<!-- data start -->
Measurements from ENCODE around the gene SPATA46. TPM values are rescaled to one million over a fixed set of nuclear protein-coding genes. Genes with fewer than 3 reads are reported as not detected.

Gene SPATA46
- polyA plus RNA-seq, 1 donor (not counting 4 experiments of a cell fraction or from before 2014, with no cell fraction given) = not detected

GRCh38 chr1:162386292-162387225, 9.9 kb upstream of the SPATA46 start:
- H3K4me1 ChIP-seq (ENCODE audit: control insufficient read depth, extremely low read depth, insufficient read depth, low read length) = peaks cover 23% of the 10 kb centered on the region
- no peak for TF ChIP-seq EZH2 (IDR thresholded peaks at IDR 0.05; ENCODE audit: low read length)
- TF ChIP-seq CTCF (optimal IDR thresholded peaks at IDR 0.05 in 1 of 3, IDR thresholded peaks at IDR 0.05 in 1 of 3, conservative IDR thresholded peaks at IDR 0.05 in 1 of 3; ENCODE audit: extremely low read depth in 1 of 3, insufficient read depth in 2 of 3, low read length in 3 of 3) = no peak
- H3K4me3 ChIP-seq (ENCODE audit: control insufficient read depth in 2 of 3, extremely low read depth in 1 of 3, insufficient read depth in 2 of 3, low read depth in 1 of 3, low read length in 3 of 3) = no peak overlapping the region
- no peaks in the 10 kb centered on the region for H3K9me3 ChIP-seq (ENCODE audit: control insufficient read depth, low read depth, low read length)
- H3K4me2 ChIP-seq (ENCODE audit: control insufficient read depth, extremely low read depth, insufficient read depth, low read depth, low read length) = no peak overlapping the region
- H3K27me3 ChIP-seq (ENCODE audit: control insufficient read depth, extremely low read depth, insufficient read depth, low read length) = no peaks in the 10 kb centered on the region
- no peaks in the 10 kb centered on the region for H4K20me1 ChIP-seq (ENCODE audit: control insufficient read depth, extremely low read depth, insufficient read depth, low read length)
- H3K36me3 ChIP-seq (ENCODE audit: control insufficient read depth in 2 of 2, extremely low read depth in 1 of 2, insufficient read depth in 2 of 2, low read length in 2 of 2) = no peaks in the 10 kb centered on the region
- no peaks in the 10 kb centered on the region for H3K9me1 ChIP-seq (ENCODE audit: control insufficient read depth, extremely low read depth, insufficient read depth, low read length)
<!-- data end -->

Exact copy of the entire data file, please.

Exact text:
Measurements from ENCODE around the gene SPATA46. TPM values are rescaled to one million over a fixed set of nuclear protein-coding genes. Genes with fewer than 3 reads are reported as not detected.

Gene SPATA46
- polyA plus RNA-seq, 1 donor (not counting 4 experiments of a cell fraction or from before 2014, with no cell fraction given) = not detected

GRCh38 chr1:162386292-162387225, 9.9 kb upstream of the SPATA46 start:
- H3K4me1 ChIP-seq (ENCODE audit: control insufficient read depth, extremely low read depth, insufficient read depth, low read length) = peaks cover 23% of the 10 kb centered on the region
- no peak for TF ChIP-seq EZH2 (IDR thresholded peaks at IDR 0.05; ENCODE audit: low read length)
- TF ChIP-seq CTCF (optimal IDR thresholded peaks at IDR 0.05 in 1 of 3, IDR thresholded peaks at IDR 0.05 in 1 of 3, conservative IDR thresholded peaks at IDR 0.05 in 1 of 3; ENCODE audit: extremely low read depth in 1 of 3, insufficient read depth in 2 of 3, low read length in 3 of 3) = no peak
- H3K4me3 ChIP-seq (ENCODE audit: control insufficient read depth in 2 of 3, extremely low read depth in 1 of 3, insufficient read depth in 2 of 3, low read depth in 1 of 3, low read length in 3 of 3) = no peak overlapping the region
- no peaks in the 10 kb centered on the region for H3K9me3 ChIP-seq (ENCODE audit: control insufficient read depth, low read depth, low read length)
- H3K4me2 ChIP-seq (ENCODE audit: control insufficient read depth, extremely low read depth, insufficient read depth, low read depth, low read length) = no peak overlapping the region
- H3K27me3 ChIP-seq (ENCODE audit: control insufficient read depth, extremely low read depth, insufficient read depth, low read length) = no peaks in the 10 kb centered on the region
- no peaks in the 10 kb centered on the region for H4K20me1 ChIP-seq (ENCODE audit: control insufficient read depth, extremely low read depth, insufficient read depth, low read length)
- H3K36me3 ChIP-seq (ENCODE audit: control insufficient read depth in 2 of 2, extremely low read depth in 1 of 2, insufficient read depth in 2 of 2, low read length in 2 of 2) = no peaks in the 10 kb centered on the region
- no peaks in the 10 kb centered on the region for H3K9me1 ChIP-seq (ENCODE audit: control insufficient read depth, extremely low read depth, insufficient read depth, low read length)